Designing investigations with teachers
The Next Generation Science Standards (NGSS) are designed to bring the content and practices of science and engineering into the classroom, but teachers need new curricula to support these standards. I have participated in multiple workshops with California K-12 teachers to develop NGSS-aligned curricula, including lesson plans, teacher notes, and student handouts, which feature underwater acoustic data from my research.
Lesson-study is a process in which teachers collaboratively plan, research and evaluate a lesson in order to create an effective lesson for anyone to teach. It allows teachers to reflect on teaching methods and actual student learning with the support of their colleagues.
The materials are now hosted on the San Diego County of Education Resource Center, where you can use the contributor section to narrow to "Phenomena Design Teams".
Here are direct links for:
What it looks like:
The following vignette describes a one-week unit that we developed for high school biology students, which explores how sound travels under water, how sound is used by predators in the ocean, and how the movement of prey influences the behavior of predators:
Students are engaged with a short video showing the phenomena of how dolphins “see with sound” (echolocate) to find fish to eat. The teacher asks them to write down three observations of what they observe and one question that comes to mind.
Then students individually explore the concept of echolocation with diagrams showing similar systems of echolocation used by bats, submarines and scientists to sense objects in the environment. One of the diagrams is an echogram, which is a scientific figure to show the position of fish in the water over time. The teacher explains how to recognize the fish movement, and the class discusses how dolphins may respond to the movement of their prey.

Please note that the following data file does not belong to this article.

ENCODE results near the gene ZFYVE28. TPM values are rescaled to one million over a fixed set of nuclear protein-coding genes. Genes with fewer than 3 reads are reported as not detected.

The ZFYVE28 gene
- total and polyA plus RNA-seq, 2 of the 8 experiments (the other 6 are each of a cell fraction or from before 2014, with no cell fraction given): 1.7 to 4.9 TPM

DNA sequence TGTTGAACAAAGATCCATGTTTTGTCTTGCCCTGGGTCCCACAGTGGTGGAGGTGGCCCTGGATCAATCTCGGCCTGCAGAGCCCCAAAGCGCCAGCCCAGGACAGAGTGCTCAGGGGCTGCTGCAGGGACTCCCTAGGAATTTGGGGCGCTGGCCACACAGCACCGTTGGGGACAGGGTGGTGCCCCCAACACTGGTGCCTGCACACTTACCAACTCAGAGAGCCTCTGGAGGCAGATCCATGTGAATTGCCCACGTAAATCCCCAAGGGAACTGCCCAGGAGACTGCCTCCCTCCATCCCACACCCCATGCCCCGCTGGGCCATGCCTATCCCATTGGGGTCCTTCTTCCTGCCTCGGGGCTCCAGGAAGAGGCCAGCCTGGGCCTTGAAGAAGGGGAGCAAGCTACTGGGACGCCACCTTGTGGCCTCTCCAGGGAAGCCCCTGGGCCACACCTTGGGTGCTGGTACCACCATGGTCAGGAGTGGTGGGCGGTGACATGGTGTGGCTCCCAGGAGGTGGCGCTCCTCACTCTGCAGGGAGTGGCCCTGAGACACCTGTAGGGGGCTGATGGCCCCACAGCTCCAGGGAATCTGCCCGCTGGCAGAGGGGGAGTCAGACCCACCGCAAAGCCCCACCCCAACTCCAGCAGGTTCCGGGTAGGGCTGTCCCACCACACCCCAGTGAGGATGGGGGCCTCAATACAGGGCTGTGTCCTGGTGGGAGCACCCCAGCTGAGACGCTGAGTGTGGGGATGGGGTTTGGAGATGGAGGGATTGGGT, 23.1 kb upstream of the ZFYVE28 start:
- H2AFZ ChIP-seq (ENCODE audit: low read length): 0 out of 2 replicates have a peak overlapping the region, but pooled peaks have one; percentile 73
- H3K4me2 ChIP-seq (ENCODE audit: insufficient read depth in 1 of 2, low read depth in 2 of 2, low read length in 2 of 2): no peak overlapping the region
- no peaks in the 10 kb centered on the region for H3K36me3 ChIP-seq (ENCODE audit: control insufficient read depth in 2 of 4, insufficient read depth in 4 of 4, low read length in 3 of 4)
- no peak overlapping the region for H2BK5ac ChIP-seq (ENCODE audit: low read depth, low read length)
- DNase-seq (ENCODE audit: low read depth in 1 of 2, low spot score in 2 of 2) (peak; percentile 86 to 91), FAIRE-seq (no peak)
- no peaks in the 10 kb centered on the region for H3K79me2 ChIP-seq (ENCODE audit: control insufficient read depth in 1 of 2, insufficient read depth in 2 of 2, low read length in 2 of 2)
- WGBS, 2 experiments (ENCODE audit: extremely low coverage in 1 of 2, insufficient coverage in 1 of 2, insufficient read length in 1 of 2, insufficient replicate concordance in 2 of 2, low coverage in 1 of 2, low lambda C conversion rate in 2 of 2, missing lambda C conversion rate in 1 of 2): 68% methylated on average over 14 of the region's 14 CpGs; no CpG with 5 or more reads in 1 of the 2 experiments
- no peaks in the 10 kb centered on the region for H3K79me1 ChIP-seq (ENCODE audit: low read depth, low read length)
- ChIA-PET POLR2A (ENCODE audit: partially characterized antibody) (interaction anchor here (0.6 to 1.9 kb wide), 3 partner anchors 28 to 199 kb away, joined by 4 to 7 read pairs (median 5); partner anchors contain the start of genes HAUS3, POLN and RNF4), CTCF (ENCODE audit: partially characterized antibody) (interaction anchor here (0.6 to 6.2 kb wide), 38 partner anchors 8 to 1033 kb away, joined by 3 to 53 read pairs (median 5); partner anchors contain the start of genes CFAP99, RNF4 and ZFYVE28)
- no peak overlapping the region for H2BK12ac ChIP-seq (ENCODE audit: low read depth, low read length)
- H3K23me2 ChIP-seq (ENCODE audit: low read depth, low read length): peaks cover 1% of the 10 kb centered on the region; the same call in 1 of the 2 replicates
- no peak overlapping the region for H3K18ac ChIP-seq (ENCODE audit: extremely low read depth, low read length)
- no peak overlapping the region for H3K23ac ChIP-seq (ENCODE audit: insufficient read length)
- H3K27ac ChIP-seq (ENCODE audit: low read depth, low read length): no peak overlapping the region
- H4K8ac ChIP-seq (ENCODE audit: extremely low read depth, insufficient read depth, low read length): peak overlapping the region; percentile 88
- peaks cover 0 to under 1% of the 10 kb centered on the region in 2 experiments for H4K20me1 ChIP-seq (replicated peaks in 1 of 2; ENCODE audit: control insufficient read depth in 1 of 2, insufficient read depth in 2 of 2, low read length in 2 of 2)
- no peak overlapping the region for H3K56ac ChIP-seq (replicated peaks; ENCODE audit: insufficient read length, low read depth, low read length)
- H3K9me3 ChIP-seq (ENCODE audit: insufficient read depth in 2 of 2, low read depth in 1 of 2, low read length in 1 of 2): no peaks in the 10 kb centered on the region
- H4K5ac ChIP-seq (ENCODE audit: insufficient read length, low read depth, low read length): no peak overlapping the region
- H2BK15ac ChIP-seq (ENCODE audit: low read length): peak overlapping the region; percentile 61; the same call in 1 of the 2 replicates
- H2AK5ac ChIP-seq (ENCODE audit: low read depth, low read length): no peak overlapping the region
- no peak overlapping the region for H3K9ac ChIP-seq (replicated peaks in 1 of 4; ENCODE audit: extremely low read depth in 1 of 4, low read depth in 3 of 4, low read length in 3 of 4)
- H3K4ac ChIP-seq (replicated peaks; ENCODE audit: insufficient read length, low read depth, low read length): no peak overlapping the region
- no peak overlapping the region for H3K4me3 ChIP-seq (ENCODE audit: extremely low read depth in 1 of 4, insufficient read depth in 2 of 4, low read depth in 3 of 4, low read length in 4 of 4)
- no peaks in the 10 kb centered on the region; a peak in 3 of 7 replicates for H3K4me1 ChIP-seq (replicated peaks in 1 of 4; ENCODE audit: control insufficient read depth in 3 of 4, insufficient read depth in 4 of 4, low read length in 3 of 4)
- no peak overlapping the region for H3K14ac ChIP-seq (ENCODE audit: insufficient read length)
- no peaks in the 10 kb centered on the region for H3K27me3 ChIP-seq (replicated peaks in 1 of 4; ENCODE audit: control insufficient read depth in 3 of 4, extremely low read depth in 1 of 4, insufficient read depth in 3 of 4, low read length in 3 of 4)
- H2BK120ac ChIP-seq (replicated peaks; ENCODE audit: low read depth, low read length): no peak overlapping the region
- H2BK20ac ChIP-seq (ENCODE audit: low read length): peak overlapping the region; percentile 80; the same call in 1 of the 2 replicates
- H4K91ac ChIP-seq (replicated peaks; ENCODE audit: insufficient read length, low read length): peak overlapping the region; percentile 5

The teacher leads the class as they explore how and why dolphins use various types of sounds in their daily lives. Example sounds of dolphin echolocation clicks and whistles are analyzed with spectrograms (visual representations of the sounds) as not all signals contain energy within the human hearing range.
The students then broke into small groups to explore acoustic data for themselves. Using freely available sound analysis software, students work in small groups to scan acoustic recordings collected offshore of Southern California. They detect and record the presence or absence of echolocation clicks and whistles in hourly time bins, which are indicative of foraging and socializing behavior, respectively.
Collectively, the students plot the presence of these sounds in hourly bins. The students aggregated the results from all lab groups into bar graphs and were asked to explain the trends they observed. Using observations from the entire class, students look for patterns in dolphin behavior and make conclusions about the time of day that dolphins predominantly forage and socialize. They are asked to use various sources of evidence, including the original video, the echogram showing movements of prey, data analysis and the collective observations of their classmates to support a scientific claim to explain the patterns in dolphin behavior.
This exercise very closely mimics how professional scientists might analyze dolphin behavior. As an optional addition, students could be presented with a scientific journal article based on a larger dataset, which demonstrated a similar analysis. They could compare their results to the results of the larger study, and discuss similarities and differences between their observations and those of the scientists.
You can learn a lot by listening...